| By Fred Langa |
With proper care and feeding, the expensive lithium-ion batteries in your notebook PCs and other portable gear can run well for many, many years.
On the other hand, common battery-care mistakes will reduce your batteries’ run times and lead to needless and costly early replacement.
The care and feeding of laptop batteries
A reader named Rick got a new laptop for the holidays and is wondering how to maximize the life of its expensive batteries:
- “I just got a new laptop with Windows 7 for Christmas. The new laptop has a 6-cell lithium-ion battery. How can I get the most life from my new laptop’s battery and make it last the longest?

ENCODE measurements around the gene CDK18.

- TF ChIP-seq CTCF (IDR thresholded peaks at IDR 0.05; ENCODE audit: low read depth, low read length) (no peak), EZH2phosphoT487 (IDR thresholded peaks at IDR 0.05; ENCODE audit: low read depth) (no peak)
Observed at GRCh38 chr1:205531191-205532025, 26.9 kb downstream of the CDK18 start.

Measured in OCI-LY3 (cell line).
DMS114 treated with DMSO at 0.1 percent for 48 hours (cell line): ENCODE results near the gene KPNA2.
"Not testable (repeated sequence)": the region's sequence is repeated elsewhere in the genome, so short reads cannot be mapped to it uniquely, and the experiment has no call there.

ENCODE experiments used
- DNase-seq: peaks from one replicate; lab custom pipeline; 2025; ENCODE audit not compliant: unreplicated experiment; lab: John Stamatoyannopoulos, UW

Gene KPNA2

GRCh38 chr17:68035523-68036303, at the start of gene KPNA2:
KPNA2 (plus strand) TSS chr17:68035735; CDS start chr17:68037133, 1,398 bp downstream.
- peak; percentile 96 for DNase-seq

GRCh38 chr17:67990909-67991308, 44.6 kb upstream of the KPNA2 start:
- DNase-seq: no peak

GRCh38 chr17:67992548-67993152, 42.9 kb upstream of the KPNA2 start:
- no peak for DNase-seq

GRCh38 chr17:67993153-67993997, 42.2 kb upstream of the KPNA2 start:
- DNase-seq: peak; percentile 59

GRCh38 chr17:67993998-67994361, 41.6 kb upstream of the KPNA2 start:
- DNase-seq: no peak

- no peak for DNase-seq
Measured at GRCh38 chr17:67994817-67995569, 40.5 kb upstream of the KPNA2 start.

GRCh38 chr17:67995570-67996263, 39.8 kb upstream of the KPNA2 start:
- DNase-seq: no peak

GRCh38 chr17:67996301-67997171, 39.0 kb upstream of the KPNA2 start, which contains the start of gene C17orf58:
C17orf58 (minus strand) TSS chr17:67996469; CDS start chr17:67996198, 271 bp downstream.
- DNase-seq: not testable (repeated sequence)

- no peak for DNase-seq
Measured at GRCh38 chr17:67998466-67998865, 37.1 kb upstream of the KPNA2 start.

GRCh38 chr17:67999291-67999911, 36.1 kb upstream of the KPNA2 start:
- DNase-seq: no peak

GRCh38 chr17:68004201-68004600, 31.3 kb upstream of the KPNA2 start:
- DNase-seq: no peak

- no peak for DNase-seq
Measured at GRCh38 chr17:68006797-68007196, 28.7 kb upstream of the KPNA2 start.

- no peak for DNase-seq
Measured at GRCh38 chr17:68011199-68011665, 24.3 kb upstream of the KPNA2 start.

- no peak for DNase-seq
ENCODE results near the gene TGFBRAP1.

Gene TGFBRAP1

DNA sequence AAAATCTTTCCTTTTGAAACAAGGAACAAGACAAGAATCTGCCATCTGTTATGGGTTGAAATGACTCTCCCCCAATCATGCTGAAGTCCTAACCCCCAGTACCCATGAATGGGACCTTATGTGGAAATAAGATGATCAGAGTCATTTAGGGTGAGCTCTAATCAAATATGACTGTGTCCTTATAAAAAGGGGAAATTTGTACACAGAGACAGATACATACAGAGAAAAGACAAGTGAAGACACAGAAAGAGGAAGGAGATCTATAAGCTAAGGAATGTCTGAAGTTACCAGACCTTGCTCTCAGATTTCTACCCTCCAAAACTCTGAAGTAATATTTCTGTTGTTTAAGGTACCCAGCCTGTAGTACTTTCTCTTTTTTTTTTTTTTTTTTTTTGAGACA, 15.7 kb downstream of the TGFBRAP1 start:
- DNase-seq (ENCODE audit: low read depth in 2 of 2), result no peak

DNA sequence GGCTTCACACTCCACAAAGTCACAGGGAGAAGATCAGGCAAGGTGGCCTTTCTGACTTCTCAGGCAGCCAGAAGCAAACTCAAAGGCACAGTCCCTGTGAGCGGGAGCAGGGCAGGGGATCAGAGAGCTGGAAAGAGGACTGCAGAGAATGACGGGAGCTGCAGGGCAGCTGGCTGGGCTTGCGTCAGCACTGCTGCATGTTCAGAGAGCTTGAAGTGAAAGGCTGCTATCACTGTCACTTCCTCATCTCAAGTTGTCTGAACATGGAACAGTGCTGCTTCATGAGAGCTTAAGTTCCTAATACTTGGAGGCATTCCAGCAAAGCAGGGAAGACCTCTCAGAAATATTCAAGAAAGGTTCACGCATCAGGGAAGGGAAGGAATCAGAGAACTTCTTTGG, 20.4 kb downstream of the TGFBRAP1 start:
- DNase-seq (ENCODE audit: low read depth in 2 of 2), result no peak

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“Should I periodically charge and then use/drain the battery? Should I leave the battery in the laptop even when I’m using the AC plug? Will heat from the laptop when it’s plugged into AC affect the lithium battery?”
Heat is the enemy of lithium-ion (Li-ion) batteries. When your laptop runs on AC, it’s smart to remove the battery pack and store it in a cool place. Low temperatures forestall the inevitable and irreversible chemical changes that occur in Li-ion batteries.
In fact — and this will sound odd — if your laptop is mostly run off household AC power, you can greatly extend the life of its Li-ion battery this way: Run the battery down to about 40% of maximum charge, remove it, and store it in a tightly wrapped plastic bag inside your refrigerator! Storage at about 40 degrees F (4 to 5 degrees C) is ideal. Think of it as the 40-40 rule: 40% charge, 40 degrees F.